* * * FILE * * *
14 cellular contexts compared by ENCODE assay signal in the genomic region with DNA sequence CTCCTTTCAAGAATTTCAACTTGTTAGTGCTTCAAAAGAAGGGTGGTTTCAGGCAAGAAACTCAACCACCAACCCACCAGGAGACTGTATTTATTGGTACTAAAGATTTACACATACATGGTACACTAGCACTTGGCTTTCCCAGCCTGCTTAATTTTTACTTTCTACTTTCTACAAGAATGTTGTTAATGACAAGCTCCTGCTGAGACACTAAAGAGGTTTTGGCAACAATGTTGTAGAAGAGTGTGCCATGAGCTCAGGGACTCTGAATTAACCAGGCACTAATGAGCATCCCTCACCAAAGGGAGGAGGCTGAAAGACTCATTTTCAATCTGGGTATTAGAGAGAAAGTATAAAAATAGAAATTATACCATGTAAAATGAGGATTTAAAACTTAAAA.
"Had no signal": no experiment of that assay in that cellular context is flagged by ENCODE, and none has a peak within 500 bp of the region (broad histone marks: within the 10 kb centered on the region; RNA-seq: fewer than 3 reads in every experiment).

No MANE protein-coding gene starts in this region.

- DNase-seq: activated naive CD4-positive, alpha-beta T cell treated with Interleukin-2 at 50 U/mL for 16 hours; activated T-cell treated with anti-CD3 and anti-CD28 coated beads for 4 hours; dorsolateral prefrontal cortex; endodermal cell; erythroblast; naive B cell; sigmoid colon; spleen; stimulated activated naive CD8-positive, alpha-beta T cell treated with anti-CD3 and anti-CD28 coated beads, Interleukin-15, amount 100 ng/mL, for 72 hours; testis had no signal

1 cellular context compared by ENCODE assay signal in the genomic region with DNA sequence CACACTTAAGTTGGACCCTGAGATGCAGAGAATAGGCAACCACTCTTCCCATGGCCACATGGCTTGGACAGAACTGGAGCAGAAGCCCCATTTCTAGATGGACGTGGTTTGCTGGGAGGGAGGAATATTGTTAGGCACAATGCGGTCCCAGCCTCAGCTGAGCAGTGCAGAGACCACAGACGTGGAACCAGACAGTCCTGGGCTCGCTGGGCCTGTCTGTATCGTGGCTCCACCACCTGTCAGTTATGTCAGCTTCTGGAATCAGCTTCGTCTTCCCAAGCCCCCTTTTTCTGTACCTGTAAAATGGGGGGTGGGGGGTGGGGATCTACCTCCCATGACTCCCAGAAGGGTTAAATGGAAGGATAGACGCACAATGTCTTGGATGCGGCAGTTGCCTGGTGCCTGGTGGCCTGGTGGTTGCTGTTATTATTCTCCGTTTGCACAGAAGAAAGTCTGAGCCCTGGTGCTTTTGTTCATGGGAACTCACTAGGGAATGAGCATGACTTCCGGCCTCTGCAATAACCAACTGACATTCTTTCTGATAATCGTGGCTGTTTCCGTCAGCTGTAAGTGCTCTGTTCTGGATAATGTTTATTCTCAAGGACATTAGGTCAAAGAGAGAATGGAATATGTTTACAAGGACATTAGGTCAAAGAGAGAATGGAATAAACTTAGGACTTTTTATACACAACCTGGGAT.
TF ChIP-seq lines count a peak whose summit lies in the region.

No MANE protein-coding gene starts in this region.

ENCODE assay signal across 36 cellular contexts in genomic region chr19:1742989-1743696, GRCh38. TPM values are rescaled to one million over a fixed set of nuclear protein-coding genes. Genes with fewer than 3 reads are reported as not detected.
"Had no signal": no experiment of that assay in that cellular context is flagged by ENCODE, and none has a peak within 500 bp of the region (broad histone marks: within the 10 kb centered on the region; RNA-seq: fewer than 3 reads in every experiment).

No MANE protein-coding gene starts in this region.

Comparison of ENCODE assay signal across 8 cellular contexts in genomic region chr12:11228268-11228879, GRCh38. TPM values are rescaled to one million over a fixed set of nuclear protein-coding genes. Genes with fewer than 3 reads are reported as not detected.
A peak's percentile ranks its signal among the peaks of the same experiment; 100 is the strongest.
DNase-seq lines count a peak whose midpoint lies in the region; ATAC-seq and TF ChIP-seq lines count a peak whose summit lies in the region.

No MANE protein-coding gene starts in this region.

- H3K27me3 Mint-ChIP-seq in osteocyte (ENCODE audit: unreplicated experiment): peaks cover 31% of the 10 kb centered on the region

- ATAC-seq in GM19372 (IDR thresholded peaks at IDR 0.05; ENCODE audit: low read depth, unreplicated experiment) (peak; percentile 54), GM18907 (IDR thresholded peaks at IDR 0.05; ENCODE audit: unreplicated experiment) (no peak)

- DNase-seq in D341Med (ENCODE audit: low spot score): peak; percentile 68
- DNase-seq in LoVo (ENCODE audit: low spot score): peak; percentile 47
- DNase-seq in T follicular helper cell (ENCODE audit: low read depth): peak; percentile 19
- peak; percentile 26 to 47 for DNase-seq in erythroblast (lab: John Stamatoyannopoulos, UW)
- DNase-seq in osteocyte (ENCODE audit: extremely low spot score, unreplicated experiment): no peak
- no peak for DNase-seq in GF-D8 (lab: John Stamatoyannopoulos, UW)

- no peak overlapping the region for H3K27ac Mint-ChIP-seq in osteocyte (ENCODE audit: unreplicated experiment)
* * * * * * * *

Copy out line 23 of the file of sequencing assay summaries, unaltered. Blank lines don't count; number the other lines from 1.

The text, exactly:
- no peak overlapping the region for H3K27ac Mint-ChIP-seq in osteocyte (ENCODE audit: unreplicated experiment)